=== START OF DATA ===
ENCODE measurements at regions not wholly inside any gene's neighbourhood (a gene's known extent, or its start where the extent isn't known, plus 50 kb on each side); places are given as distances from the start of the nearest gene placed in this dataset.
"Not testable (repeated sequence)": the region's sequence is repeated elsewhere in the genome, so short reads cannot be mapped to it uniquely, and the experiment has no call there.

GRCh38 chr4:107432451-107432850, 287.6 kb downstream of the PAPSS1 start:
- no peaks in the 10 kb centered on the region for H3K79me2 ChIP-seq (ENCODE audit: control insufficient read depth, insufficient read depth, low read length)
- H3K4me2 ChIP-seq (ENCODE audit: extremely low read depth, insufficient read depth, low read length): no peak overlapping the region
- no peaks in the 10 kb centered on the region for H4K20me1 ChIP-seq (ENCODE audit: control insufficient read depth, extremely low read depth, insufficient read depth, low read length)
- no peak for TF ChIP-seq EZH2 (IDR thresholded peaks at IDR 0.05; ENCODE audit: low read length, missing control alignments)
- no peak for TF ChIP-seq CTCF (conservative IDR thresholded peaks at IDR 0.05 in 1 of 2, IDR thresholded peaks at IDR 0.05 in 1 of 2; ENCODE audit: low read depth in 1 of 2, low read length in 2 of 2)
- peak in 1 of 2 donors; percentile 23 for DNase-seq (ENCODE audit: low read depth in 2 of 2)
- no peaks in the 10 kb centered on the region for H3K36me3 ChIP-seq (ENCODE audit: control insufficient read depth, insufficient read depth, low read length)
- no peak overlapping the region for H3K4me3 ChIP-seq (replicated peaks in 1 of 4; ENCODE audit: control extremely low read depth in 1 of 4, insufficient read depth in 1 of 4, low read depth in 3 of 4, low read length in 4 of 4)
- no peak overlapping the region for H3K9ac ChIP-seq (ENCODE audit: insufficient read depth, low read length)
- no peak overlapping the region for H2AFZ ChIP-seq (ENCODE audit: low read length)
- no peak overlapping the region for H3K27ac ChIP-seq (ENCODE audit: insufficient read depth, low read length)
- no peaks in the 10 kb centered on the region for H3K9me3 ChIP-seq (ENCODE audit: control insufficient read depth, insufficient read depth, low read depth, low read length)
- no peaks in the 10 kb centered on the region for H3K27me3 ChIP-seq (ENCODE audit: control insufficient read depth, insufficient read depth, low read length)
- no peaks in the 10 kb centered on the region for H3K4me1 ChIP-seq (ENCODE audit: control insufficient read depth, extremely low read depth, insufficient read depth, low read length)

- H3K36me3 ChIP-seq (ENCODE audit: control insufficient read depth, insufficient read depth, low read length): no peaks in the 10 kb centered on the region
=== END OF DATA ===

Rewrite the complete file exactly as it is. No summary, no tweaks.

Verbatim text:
ENCODE measurements at regions not wholly inside any gene's neighbourhood (a gene's known extent, or its start where the extent isn't known, plus 50 kb on each side); places are given as distances from the start of the nearest gene placed in this dataset.
"Not testable (repeated sequence)": the region's sequence is repeated elsewhere in the genome, so short reads cannot be mapped to it uniquely, and the experiment has no call there.

GRCh38 chr4:107432451-107432850, 287.6 kb downstream of the PAPSS1 start:
- no peaks in the 10 kb centered on the region for H3K79me2 ChIP-seq (ENCODE audit: control insufficient read depth, insufficient read depth, low read length)
- H3K4me2 ChIP-seq (ENCODE audit: extremely low read depth, insufficient read depth, low read length): no peak overlapping the region
- no peaks in the 10 kb centered on the region for H4K20me1 ChIP-seq (ENCODE audit: control insufficient read depth, extremely low read depth, insufficient read depth, low read length)
- no peak for TF ChIP-seq EZH2 (IDR thresholded peaks at IDR 0.05; ENCODE audit: low read length, missing control alignments)
- no peak for TF ChIP-seq CTCF (conservative IDR thresholded peaks at IDR 0.05 in 1 of 2, IDR thresholded peaks at IDR 0.05 in 1 of 2; ENCODE audit: low read depth in 1 of 2, low read length in 2 of 2)
- peak in 1 of 2 donors; percentile 23 for DNase-seq (ENCODE audit: low read depth in 2 of 2)
- no peaks in the 10 kb centered on the region for H3K36me3 ChIP-seq (ENCODE audit: control insufficient read depth, insufficient read depth, low read length)
- no peak overlapping the region for H3K4me3 ChIP-seq (replicated peaks in 1 of 4; ENCODE audit: control extremely low read depth in 1 of 4, insufficient read depth in 1 of 4, low read depth in 3 of 4, low read length in 4 of 4)
- no peak overlapping the region for H3K9ac ChIP-seq (ENCODE audit: insufficient read depth, low read length)
- no peak overlapping the region for H2AFZ ChIP-seq (ENCODE audit: low read length)
- no peak overlapping the region for H3K27ac ChIP-seq (ENCODE audit: insufficient read depth, low read length)
- no peaks in the 10 kb centered on the region for H3K9me3 ChIP-seq (ENCODE audit: control insufficient read depth, insufficient read depth, low read depth, low read length)
- no peaks in the 10 kb centered on the region for H3K27me3 ChIP-seq (ENCODE audit: control insufficient read depth, insufficient read depth, low read length)
- no peaks in the 10 kb centered on the region for H3K4me1 ChIP-seq (ENCODE audit: control insufficient read depth, extremely low read depth, insufficient read depth, low read length)

- H3K36me3 ChIP-seq (ENCODE audit: control insufficient read depth, insufficient read depth, low read length): no peaks in the 10 kb centered on the region